Sarah Dessen, Redux

A Review of The Moon and More by Sarah Dessen

Viking Juvenile, 2013

The Moon and More by Sarah Dessen

by REBECCA, September 11, 2013

“Luke is the perfect boyfriend: handsome, kind, fun. He and Emaline have been together all through high school in Colby, the beach town where they both grew up. But now, in the summer before college, Emaline wonders if perfect is good enough. Enter Theo, a super-ambitious outsider, a New Yorker assisting on a documentary film about a reclusive local artist. Theo’s sophisticated, exciting, and, best of all, he thinks Emaline is much too smart for Colby.

Emaline’s mostly-absentee father, too, thinks Emaline should have a bigger life, and he’s convinced that an Ivy League education is the only route to realizing her potential. Emaline is attracted to the bright future that Theo and her father promise. But she also clings to the deep roots of her loving mother, stepfather, and sisters. Can she ignore the pull of the happily familiar world of Colby. Emaline wants the moon and more, but how can she balance where she comes from with where she’s going?”

The Moon and More is Sarah Dessen’s long-awaited twenty-thousandth novel and I was kind of looking forward to it, hoping it would be in the vein of my favorite Dessens,  Just ListenThe Truth About Forever, and Lock and Key.

Just Listen by Sarah DessenSadly, The Moon and More retreads the most familiar (and least compelling) of Sarah Dessen territory. As with all her books, it’s a well-written, well-woven slice-of-life. Unlike her better books, though, The Moon and More‘s characters are, for the most part, bland and unlikeable. Our protag, Emaline is bland, uninsightful, and I didn’t care about her at all. She doesn’t have any interests, really—doesn’t seem to read, care about movies or politics or sports or . . . anything. Her only charming moments were when she interacted with her little brother. Theo, the geeky and impassioned urbanite who Emaline dates after Luke, is annoying, selfish, and snobby, and Dessen doesn’t make any attempt to hide it, which made me like Emaline even less for being interested in him.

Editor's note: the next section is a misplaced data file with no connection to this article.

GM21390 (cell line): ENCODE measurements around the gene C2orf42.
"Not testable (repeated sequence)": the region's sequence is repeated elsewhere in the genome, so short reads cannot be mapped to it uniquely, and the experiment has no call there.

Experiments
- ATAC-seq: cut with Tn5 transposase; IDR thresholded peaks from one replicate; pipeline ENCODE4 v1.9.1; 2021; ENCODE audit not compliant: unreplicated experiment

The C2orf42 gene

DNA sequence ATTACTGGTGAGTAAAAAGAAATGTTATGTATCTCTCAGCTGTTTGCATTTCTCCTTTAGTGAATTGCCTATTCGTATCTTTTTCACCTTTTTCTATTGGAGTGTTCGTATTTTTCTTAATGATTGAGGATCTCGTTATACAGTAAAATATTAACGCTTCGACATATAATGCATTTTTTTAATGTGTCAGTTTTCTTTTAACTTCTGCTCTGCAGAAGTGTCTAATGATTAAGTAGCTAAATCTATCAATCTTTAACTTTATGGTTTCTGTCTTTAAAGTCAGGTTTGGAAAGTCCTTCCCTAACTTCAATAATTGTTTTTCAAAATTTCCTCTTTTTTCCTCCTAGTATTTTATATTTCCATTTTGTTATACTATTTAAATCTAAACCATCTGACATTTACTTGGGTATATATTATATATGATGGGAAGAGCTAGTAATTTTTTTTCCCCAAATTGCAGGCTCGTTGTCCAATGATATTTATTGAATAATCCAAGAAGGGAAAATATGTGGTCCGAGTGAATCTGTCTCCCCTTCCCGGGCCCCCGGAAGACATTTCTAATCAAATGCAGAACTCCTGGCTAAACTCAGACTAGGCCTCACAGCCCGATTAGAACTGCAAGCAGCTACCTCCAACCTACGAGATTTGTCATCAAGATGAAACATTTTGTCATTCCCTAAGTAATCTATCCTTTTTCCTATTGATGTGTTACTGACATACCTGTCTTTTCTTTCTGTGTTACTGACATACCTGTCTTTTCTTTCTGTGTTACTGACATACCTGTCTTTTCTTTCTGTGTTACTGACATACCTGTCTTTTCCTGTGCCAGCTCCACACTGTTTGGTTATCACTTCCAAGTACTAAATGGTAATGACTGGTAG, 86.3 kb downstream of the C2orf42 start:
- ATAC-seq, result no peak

The Truth About Forever by Sarah DessenEvery Sarah Dessen book has a theme—a takeaway message. The better books, like Just Listen and The Truth About Forever, have subtle and intricate themes that drive the books forward. The theme of The Moon and More, as you can guess from the title, is balancing expectations of grandeur with those of moderation. Emaline’s Not From Here father and boyfriend think that anything that isn’t everything is nothing, but Emaline is happy with more more modest goals. I think this is a theme that a lot of readers can identify with and I applaud Dessen for writing a protagonist who isn’t consumed by being superlative (even if she does renege a bit at the end). As a theme, however, it’s . . . well, boring. Moderation, sadly, does not make for a dynamic narrative.

The Moon and More has it’s funny lines and its charming moments. Summer jobs, always a Dessen feature, loom large here, and the scenes of Emaline’s job working for her family’s realty company are detailed and interesting. The split between the locals and tourists in this small beach town are, as always, well-drawn. Really, though, I read the first 200 pages of The Moon and More wondering when it was going to start and the next 200 wondering when it was going to end. The Moon and More reads, more than anything, like a dull Sarah Dessen knockoff—as predictable and formulaic as her books’ covers.

Sarah Dessen



  1. weheartya

     /  September 11, 2013

    “I applaud Dessen for writing a protagonist who isn’t consumed by being superlative (even if she does renege a bit at the end). As a theme, however, it’s . . . well, boring. Moderation, sadly, does not make for a dynamic narrative.”

    Usually true. But THE FAULT IN OUR STARS does a great job of it, don’t you think? We love how Augustus describes Hazel’s life philosophy with such admiration and nobility.

    • Yes, totally agree that some books pull it off marvelously; sadly, it’s no life philosophy here. 😦

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